US 8,323,729 to Inoue et al.
disclosed a process for producing a metal member comprising a shot peening treatment, including projecting particles onto the surface of a metal material comprising an aluminum alloy using compressed gas to provide fatigue strength properties of the metal member; and a chemical conversion treatment including forming a film on the surface of the metal material by performing a chemical conversion treatment following the shot peening treatment, to provide corrosion resistance of the metal member.
In order to enable both fatigue resistance properties and corrosion resistance of the metal member, it requires two steps, namely, a first shot peening on the metal surface and then a further chemical conversion treatment for forming a protective film on the shot-peened surface.
So, it is a complex surface treatment with increased production cost of the metal member.
The present inventor has found the drawbacks of the conventional method, and invented a new dynamic impacting method for simultaneously peening and film-forming on a substrate of a work piece or structural object.
The object of the present invention is to provide a dynamic impacting method for a substrate surface. Aspects include simultaneously peening a substrate surface and forming a thin film of metallic glass or amorphous metal, generally an alloy as is known, on the substrate surface. We find that the method can increase the surface hardness, fatigue resistance, fracture strength and corrosion resistance of the substrate simultaneously.
BRIEF DESCRIPTION OF THE DRAWINGS
Fig. 1 is a schematic illustration showing a dynamic impacting method as performed in the present invention.
Fig. 2 is a sectional illustration showing the surface of a treated substrate obtained in accordance with the method and embodying the present invention.
In accordance with the present invention, particles of metallic glass or liquid metal alloy are provided for shot peening and film-forming on a substrate, preferably a metal substrate or an alloy substrate of a work piece or an engineering structural object; the substrate is not limited in the present invention.
The process steps of the present invention comprise:
1. Preparation of Metallic Glass particles
A raw material of metallic glass or amorphous metal alloy is prepared by adjusting a proper atomic percentage of the elements forming the metallic glass.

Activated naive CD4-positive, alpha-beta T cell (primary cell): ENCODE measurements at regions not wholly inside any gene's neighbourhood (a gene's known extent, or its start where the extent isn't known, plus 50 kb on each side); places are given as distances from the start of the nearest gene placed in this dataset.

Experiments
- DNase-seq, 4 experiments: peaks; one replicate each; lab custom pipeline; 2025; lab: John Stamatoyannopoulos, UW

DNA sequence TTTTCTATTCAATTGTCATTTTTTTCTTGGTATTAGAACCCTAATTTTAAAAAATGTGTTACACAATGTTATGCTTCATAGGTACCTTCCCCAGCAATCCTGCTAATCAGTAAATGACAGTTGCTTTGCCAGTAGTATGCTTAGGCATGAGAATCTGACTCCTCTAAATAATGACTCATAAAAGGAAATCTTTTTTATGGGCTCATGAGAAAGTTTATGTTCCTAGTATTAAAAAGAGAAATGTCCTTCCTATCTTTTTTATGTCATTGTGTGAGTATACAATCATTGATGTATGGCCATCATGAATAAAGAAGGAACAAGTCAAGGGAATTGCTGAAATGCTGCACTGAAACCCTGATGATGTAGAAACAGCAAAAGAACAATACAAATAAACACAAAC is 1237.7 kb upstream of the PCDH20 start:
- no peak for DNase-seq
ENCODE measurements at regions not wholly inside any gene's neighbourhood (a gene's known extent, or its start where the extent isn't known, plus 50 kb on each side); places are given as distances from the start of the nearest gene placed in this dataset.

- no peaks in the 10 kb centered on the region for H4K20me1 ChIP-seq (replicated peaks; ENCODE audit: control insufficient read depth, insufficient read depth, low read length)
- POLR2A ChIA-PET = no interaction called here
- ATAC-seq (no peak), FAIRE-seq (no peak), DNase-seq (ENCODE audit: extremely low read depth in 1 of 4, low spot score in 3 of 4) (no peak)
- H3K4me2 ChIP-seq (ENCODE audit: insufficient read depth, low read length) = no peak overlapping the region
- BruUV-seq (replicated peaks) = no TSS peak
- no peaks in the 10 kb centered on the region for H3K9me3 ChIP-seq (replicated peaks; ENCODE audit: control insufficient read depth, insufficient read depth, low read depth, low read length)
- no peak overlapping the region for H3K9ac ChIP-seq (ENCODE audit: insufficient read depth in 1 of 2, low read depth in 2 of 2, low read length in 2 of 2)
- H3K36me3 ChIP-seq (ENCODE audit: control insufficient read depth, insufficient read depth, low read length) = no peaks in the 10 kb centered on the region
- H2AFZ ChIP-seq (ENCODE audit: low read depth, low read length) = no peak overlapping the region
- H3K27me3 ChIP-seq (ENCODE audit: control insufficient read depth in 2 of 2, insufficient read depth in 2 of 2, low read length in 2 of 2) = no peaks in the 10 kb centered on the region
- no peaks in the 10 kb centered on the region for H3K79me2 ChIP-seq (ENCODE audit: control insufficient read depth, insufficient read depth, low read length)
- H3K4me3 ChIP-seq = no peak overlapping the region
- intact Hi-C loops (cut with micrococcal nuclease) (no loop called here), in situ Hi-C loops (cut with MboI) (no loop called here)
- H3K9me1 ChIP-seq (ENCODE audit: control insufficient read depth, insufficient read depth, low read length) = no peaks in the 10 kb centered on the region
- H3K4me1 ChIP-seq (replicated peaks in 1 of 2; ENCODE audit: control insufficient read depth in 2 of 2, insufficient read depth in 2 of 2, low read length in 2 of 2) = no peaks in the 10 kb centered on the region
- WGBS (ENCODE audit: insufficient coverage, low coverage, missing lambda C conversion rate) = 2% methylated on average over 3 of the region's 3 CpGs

The raw material of metallic glass is then put into a vacuum furnace for melting the metallic glass and then quickly cooled and atomized such as by high-speed fluid or gas to produce metallic glass particles.
The metallic glass particles are then collected and classified into several grades, for instance, a particle size of 5∼10 µm, 10∼20 µm, 20∼50 µm, 50∼100 µm or 100∼300 µm. The smaller the particle size, in general the finer and denser the peened surface on the substrate will be.
2. Bombardment of the Metallic Glass particles on the substrate
The metallic glass particles 1 are bombarded against a surface of the substrate 2 as shown in Fig. 1. The metallic glass particles are ejected through a nozzle or gun 11 driven by a compressed gas, desirably being or including argon, to dynamically bombard the substrate surface and thereby harden and smoothen the corrugated or rough substrate surface.
Substantially, the substrate 2 has its upper surface portion hardened to be a hardening zone 21 as shown in Fig. 2. Since the metallic glass particles 1 are continuously bombarded on the substrate surface, the above-mentioned corrugated or rough surface will then be smoothened by the further bombardment of metallic glass particles, forming a metallic glass thin film 10 over the hardening zone 21.
By means of this processing, the hardened zone 21 can increase the hardness, fatigue resistance and fracture toughness of the substrate according to known principles, while the metallic glass thin film 10 may further increase the corrosion resistance of the substrate. Comparatively, the described process of this invention can increase the hardness and the corrosion resistance simultaneously, rather than by the two-steps as disclosed in the prior art of US 8,323,729
as early depicted in the "Background of the Invention" of the Specification.
Desirably the bombardment of metallic glass particles on the substrate may be further divided into two sub-steps. The two sub-steps can be an initial bombardment at a higher pressure for hardening the surface, in accordance with known principles, and whereby the resulting treated surface is generally roughened, and a subsequent bombardment at a lower pressure whereby the metallic glass particles combine or coalesce to form a smoother film over the roughened substrate surface. The two sub-steps can be as follows.
A. High-Pressure Bombardment